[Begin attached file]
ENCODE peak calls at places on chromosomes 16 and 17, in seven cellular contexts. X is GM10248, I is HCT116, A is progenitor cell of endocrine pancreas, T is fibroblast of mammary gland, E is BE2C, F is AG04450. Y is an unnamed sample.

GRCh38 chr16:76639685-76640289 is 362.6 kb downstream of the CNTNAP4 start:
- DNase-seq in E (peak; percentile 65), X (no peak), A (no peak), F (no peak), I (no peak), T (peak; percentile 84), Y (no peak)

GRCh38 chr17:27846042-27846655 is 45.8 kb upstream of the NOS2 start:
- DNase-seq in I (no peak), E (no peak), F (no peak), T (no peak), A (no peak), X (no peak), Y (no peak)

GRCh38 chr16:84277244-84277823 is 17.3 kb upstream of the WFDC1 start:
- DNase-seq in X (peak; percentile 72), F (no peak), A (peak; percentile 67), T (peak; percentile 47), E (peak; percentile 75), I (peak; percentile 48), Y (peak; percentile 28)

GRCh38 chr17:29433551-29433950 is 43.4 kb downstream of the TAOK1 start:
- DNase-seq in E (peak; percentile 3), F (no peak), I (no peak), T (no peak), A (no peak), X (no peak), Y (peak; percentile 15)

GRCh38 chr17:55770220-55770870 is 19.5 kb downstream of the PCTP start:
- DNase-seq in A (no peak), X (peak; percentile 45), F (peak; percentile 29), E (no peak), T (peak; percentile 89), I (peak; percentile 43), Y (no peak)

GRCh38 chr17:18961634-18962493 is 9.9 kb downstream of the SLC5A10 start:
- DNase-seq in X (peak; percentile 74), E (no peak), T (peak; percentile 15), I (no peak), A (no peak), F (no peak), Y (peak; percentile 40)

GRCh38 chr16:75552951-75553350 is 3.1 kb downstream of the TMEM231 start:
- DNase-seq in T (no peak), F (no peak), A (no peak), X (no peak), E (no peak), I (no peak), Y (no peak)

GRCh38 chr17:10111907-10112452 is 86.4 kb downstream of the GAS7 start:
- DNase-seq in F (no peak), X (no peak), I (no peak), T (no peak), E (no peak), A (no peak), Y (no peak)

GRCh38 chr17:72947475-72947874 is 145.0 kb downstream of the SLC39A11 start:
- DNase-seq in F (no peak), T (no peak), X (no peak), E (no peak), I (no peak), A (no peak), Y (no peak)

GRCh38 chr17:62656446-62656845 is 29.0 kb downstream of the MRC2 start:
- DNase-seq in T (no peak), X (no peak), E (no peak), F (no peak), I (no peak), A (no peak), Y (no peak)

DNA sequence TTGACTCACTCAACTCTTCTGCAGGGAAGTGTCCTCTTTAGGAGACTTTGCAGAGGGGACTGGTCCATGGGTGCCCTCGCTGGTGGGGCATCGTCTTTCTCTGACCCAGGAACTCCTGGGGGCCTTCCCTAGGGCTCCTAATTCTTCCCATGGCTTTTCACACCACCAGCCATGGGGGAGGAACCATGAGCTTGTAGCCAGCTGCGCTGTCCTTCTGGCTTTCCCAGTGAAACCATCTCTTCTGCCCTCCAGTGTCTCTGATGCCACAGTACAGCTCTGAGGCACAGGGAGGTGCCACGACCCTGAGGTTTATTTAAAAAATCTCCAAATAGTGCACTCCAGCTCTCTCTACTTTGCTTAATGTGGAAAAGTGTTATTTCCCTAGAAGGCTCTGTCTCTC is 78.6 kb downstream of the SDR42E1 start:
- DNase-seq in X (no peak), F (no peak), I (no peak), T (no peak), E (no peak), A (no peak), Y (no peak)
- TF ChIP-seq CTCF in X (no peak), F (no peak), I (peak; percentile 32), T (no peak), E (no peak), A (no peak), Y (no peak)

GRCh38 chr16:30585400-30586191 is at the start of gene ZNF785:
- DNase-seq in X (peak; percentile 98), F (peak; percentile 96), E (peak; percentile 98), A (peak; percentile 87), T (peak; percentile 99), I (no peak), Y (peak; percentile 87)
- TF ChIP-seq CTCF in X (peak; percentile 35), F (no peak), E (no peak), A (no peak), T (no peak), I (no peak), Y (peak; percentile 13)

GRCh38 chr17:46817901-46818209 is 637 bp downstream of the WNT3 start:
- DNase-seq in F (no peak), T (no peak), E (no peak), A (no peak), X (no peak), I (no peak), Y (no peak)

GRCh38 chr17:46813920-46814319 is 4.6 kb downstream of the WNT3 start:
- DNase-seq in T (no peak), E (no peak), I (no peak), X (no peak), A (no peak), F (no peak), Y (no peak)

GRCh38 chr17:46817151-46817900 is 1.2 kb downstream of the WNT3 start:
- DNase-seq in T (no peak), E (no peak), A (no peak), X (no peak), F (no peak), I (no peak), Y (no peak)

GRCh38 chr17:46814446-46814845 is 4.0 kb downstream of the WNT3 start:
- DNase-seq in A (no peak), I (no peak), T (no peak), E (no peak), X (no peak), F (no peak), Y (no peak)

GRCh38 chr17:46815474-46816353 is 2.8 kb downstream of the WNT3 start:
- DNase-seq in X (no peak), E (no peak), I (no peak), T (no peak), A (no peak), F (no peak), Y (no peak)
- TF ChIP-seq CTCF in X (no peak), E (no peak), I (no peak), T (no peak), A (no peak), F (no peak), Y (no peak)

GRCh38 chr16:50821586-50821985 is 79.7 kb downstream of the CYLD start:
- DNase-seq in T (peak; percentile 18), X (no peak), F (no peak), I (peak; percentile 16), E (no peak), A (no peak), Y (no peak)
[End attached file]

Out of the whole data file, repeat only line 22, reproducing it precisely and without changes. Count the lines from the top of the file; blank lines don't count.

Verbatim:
DNA sequence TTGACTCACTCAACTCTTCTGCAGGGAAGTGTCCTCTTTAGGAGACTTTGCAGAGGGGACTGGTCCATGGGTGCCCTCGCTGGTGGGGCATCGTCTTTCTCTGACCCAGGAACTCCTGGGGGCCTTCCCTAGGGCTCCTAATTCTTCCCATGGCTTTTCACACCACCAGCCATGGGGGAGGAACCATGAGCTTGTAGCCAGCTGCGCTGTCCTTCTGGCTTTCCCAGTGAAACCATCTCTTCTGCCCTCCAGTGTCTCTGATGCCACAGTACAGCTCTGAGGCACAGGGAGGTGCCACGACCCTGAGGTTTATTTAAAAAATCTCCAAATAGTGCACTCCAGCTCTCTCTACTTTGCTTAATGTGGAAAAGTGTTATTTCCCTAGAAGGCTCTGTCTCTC is 78.6 kb downstream of the SDR42E1 start: